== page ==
BEAVERTON, Wash. -- For nearly 2,000 Beaverton students, going home after class wasn't an option last year. The district said that many kids had an unstable housing situation.
But now, several groups are coming together to try to help the homeless youth.
Michelle Hampsten moved into her very own apartment last Monday. It's her first home, after nearly a year on her own.
Hampsten said she left home because she was having serious problems with her family. "It was after my 18th birthday, actually. I was on my own. I had nowhere to go," said Hampsten.
She started sleeping on friends' couches, "I was in and out of friends' houses a lot," said Hampsten.
After eight months, a counselor told her about Boys & Girls Aid and its transitional living program.
"It's kind of surreal, to be honest, because it's like, 'I'm standing in my own apartment right now, you know?' It was awesome," she said.
The City of Beaverton partnered with Boys & Girls Aid to help give a permanent home to homeless youth like Hampsten.
"We are dealing with what's called the invisible homeless. These are homeless youth who are couch surfing. They're families who are doubling up in one- or two-bedroom apartments. These are homeless individuals that you just don't see like you do in downtown," explained Ken Cowdery.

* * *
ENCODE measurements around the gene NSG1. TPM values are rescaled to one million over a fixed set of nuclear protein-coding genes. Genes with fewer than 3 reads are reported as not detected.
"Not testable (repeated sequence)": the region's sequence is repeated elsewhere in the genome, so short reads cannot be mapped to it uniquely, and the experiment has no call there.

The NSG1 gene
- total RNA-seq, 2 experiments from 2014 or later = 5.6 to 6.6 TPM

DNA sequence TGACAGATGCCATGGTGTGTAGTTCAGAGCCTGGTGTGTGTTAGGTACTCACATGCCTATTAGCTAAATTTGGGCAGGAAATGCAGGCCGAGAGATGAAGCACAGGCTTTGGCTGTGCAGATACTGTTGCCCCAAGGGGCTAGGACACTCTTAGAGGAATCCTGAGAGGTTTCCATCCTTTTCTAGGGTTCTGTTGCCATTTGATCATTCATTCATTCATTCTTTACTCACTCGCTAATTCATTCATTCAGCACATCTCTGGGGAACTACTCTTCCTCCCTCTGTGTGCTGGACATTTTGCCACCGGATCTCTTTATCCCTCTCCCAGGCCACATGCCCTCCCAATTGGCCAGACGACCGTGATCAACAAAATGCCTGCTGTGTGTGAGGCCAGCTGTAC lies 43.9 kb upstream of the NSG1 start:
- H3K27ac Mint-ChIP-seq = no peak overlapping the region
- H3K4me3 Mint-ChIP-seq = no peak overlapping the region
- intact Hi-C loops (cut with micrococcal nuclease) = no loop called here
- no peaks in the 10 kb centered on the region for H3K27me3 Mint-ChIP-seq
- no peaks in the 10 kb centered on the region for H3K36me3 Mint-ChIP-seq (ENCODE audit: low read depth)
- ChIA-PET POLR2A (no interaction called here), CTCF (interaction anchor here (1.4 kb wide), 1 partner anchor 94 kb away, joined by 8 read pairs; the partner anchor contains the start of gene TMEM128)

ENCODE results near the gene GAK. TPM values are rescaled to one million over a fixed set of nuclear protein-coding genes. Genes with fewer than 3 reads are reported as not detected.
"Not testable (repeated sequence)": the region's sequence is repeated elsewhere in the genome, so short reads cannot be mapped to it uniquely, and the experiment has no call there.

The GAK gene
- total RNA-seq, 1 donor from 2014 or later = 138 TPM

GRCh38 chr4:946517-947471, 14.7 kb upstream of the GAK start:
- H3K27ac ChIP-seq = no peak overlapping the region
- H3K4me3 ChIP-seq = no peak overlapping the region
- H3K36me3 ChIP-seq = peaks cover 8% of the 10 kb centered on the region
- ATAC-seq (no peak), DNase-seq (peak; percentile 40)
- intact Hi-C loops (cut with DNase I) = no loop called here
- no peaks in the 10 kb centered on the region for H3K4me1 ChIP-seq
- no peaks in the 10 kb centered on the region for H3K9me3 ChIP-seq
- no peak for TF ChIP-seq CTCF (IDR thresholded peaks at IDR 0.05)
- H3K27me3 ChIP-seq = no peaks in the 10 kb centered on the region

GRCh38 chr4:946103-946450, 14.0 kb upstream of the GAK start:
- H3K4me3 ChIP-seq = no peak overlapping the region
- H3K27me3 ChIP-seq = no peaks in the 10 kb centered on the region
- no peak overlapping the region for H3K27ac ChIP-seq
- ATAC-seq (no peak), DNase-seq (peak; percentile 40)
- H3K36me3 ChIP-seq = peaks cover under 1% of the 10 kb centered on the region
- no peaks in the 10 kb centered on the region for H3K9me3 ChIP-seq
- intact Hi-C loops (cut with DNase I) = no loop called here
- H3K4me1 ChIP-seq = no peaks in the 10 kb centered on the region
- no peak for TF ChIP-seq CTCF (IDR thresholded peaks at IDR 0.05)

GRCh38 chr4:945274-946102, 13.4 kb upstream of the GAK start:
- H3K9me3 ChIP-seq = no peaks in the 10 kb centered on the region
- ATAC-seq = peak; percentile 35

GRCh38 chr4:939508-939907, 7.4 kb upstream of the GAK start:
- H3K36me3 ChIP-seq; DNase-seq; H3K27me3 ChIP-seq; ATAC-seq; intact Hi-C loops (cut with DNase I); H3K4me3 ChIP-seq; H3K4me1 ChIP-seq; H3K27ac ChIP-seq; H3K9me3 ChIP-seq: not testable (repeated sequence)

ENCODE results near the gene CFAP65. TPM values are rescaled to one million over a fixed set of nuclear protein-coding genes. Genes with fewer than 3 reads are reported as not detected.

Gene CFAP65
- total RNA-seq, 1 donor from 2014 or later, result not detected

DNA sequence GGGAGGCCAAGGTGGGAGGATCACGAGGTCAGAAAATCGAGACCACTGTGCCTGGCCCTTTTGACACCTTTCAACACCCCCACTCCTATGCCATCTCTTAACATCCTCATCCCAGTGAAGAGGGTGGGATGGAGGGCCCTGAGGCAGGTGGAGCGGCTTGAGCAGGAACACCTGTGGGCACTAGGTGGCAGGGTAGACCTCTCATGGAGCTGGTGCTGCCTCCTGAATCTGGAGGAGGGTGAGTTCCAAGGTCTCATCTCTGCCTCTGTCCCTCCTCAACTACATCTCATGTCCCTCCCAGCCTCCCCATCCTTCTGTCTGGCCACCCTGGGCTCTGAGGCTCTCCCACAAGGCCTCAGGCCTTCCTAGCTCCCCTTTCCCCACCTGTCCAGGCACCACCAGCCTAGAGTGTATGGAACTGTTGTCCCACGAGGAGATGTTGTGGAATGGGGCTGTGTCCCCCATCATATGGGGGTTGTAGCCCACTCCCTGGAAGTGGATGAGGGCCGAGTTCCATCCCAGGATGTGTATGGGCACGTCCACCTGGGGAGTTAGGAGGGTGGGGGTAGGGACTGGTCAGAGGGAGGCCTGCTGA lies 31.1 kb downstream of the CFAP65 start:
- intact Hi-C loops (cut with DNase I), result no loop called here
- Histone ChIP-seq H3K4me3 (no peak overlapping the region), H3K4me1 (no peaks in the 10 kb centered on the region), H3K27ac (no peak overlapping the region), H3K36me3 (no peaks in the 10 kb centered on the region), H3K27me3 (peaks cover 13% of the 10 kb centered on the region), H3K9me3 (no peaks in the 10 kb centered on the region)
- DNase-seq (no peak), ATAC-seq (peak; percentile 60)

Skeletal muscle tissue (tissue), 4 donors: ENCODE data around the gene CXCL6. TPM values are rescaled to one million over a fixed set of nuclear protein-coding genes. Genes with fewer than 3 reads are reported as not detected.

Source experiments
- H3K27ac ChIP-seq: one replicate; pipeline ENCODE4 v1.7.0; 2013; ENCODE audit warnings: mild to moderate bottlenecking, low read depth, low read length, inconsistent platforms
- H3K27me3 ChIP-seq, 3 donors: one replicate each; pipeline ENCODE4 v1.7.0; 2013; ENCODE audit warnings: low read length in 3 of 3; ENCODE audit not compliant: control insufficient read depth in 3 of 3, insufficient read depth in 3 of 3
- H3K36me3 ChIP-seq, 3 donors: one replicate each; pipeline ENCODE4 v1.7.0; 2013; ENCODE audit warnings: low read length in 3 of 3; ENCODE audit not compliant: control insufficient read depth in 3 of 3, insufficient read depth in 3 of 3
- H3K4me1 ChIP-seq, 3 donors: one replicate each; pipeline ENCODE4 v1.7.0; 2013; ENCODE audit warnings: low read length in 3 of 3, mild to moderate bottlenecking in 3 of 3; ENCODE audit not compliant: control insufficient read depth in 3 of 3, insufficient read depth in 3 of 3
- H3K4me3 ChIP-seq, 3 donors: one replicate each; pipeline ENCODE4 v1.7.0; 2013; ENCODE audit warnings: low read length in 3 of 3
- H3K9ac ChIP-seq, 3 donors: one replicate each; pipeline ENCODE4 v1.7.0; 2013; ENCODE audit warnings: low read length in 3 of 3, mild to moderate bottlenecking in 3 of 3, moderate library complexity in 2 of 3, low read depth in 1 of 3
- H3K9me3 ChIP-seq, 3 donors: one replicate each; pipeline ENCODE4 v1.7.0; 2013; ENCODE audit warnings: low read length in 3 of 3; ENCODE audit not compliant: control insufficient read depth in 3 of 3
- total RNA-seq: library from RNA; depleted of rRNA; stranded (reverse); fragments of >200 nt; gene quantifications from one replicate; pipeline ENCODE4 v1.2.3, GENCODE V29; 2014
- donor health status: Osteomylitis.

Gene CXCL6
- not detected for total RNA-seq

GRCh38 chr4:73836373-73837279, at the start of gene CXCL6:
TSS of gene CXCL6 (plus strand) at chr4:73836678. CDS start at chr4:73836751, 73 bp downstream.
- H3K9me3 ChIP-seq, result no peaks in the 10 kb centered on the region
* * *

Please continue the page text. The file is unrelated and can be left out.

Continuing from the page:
Cowdery is the executive director of Home Builders Foundation, which did the work inside the renovated units.
The program houses 13 young people in apartments and duplexes throughout Washington County. Six young men and women will live in the newer facility.
"Granted, it's not an end-all solution, but it is a contributing factor to help get the youth into stable housing and give them the tools they need to succeed," said Andrea Nelson, the project's coordinator with the city of Beaverton.
Each youth is required to have forty productive hours a week whether at school or work or both.
Now Hampsten is learning to balance a budget and cook. "I think the hardest thing right now is probably food, to be honest," she said with a laugh.
And, she said she's grateful she now has a place to call her own.
"When you picture a homeless youth, you picture them in Portland begging on the side of the street with signs and all of that. That's not necessarily the definition of homeless. I think not having a place to call your own is definitely the definition of homelessness," Hampsten said.